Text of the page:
Veteran broadcaster Adam Boulton is leaving Sky News after 33 years.
Boulton has been editor-at-large at the channel since 2014 when he stepped down as political editor after 25 years. He first joined the channel ahead of its launch in 1989.
He currently presents All Out Politics each weekday at 9am and has previously hosted flagship shows across the schedule including breakfast, Sunday morning, and lunchtimes.
Boulton told The Times it was a “mutual decision” to leave and that “it looks like the direction which Sky News wants to go over the next few years is not one that’s a particularly good fit for me”.
He referred to an article his boss, head of Sky News John Ryley, wrote for Press Gazette in August which said the “age of the all-powerful anchor is gone – instead they share the stage with journalists in the field, providing the audience with the high fibre news they demand”.
Boulton, 62, added that Ryley has also made it clear “he believes the future of news is digital, is on the platform for phones and is very strongly based around data journalism. At that point you do start thinking…”
He added that he had always told Ryley “I want to work for someone who wants me to work for them” and he felt that time was ending.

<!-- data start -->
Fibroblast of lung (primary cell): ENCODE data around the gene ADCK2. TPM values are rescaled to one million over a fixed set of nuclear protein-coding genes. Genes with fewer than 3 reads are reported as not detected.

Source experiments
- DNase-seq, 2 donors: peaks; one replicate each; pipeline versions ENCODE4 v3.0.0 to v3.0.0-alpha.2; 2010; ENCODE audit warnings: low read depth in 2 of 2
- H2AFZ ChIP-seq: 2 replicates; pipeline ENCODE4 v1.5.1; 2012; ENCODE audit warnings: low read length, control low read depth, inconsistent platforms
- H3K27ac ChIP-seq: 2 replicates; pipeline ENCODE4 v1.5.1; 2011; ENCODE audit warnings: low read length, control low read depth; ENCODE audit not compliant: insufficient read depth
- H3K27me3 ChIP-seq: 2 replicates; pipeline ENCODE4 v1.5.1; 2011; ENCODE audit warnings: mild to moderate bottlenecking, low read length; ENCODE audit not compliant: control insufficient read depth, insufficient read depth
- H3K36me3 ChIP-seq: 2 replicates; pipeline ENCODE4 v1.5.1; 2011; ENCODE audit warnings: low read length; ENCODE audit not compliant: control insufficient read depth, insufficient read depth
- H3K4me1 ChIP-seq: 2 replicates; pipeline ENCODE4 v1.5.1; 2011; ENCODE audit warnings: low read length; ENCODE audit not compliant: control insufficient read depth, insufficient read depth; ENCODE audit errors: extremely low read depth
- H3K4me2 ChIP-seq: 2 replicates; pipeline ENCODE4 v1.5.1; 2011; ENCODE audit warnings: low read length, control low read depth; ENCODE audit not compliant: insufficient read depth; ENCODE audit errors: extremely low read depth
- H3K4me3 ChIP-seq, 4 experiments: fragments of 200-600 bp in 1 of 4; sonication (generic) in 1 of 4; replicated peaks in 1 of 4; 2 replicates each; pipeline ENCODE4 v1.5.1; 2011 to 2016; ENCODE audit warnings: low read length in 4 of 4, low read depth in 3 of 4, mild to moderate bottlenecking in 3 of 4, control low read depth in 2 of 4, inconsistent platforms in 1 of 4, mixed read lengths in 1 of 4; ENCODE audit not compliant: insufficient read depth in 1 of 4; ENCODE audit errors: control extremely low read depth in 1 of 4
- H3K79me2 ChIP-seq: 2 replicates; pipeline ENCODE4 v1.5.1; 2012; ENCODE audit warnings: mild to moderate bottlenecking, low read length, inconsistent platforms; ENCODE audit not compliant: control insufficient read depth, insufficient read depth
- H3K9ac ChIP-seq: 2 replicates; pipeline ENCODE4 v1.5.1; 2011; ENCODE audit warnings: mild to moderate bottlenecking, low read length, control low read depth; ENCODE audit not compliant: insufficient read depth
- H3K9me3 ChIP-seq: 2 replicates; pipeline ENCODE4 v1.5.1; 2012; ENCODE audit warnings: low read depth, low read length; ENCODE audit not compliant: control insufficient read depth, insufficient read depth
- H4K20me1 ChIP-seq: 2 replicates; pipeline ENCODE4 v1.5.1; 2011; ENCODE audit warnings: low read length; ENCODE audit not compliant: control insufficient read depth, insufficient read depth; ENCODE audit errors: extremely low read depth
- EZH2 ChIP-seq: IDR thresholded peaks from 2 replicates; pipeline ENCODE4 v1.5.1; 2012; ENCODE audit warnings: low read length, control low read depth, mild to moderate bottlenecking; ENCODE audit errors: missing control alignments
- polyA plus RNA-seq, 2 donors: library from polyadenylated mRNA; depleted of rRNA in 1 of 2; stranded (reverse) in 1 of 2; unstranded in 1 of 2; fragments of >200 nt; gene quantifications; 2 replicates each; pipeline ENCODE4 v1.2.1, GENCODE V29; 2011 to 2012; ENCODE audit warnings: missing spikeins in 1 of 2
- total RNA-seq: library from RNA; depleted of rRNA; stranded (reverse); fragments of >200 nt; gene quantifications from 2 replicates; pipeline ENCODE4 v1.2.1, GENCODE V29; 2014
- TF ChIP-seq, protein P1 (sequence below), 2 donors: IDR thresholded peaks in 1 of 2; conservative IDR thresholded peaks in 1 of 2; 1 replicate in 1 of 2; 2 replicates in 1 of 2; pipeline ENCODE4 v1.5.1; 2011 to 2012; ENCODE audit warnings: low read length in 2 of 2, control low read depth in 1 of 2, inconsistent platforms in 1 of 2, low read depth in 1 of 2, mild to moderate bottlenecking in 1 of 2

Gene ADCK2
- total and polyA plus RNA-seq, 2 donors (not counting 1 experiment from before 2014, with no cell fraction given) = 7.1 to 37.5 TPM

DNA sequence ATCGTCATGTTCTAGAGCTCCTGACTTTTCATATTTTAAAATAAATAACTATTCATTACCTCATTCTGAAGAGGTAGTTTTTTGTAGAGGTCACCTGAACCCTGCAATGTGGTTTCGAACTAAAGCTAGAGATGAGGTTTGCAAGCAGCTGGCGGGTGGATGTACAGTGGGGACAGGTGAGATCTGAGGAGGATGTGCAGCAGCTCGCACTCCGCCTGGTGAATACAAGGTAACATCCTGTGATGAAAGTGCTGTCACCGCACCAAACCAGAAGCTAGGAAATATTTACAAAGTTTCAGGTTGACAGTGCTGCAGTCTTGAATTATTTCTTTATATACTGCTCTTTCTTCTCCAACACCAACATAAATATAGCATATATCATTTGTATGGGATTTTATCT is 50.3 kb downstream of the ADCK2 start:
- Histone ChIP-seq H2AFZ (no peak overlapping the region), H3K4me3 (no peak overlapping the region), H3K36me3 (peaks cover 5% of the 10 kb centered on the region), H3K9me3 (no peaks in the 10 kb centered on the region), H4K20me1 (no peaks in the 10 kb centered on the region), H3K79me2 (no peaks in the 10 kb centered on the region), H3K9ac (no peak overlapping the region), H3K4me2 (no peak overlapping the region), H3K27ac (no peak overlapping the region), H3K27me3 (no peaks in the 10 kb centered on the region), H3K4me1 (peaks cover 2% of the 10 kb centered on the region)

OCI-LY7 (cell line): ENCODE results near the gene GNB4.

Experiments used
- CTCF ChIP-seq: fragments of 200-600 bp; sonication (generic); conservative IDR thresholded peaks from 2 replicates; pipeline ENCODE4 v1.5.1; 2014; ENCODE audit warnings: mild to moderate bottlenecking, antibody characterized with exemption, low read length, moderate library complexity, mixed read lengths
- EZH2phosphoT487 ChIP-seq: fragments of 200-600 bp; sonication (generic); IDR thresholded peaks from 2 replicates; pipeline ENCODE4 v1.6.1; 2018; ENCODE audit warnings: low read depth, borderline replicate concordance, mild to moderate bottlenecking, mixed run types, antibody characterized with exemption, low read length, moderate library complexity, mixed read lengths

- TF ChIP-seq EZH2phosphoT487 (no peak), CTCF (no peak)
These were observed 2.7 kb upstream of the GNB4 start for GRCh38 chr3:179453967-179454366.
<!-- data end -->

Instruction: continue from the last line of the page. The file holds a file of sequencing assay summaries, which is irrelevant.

Ryley said today: “Adam Boulton has been a hugely significant figure both in the growth of Sky News and British broadcasting as a whole.
“Adam was the first political editor to treat politics as a dynamic, changing story combining live commentary with video. He also played a key role in bringing about the first leaders’ debates in 2010. I will miss his wise counsel.”
Of Sky News’ aged 60-and-over presenting talent like himself, Kay Burley and Dermot Murnaghan, Boulton said: “We’ve had our day.” Also referring to Jon Snow leaving Channel 4 News and Huw Edwards suggesting he may soon leave the BBC, he added: “I think there is a changing of the guard going on, and that may be reasonable.”
He said he understands the channel needs to attract a new generation and that he will continue to do some work for Sky as well as other broadcasting including more long-form programming.
But he did say: “…to give up daily broadcasting is a wrench.”
Boulton has interviewed every British prime minister since Sir Alec Douglas-Home but has turned down interviews with party leaders he considered too intimate and “old telly”, such as those in their kitchens.
He has also been critical of the “traditional news conference and the traditional television interview”, which he said tended to consist of “long patches of tedium interspaced by blunders and gaffes”.
In recent years at Sky Boulton led a campaign for televised pre-election debates with UK political party leaders to be a permanent fixture. He said the debates are an “important public service which only TV can provide and that the television companies should co-operate to bring them about”.
Beth Rigby, Sky’s current political editor, said Boulton was a “hugely significant force, not in just our newsroom, but in the very fabric of British politics and broadcasting.
“I grew up watching Adam and was lucky enough to work with him. An absolute titan.”
Picture: Press Gazette